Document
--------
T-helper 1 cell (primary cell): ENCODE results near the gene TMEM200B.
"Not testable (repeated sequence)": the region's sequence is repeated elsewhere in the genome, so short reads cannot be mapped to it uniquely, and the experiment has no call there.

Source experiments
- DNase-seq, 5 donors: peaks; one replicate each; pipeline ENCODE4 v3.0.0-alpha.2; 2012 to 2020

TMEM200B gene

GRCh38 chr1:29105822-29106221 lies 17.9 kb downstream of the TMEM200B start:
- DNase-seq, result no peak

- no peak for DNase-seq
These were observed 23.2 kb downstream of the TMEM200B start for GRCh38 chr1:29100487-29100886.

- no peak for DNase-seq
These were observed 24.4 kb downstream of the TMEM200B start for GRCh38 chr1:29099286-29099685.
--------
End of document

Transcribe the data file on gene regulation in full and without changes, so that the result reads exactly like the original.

T-helper 1 cell (primary cell): ENCODE results near the gene TMEM200B.
"Not testable (repeated sequence)": the region's sequence is repeated elsewhere in the genome, so short reads cannot be mapped to it uniquely, and the experiment has no call there.

Source experiments
- DNase-seq, 5 donors: peaks; one replicate each; pipeline ENCODE4 v3.0.0-alpha.2; 2012 to 2020

TMEM200B gene

GRCh38 chr1:29105822-29106221 lies 17.9 kb downstream of the TMEM200B start:
- DNase-seq, result no peak

- no peak for DNase-seq
These were observed 23.2 kb downstream of the TMEM200B start for GRCh38 chr1:29100487-29100886.

- no peak for DNase-seq
These were observed 24.4 kb downstream of the TMEM200B start for GRCh38 chr1:29099286-29099685.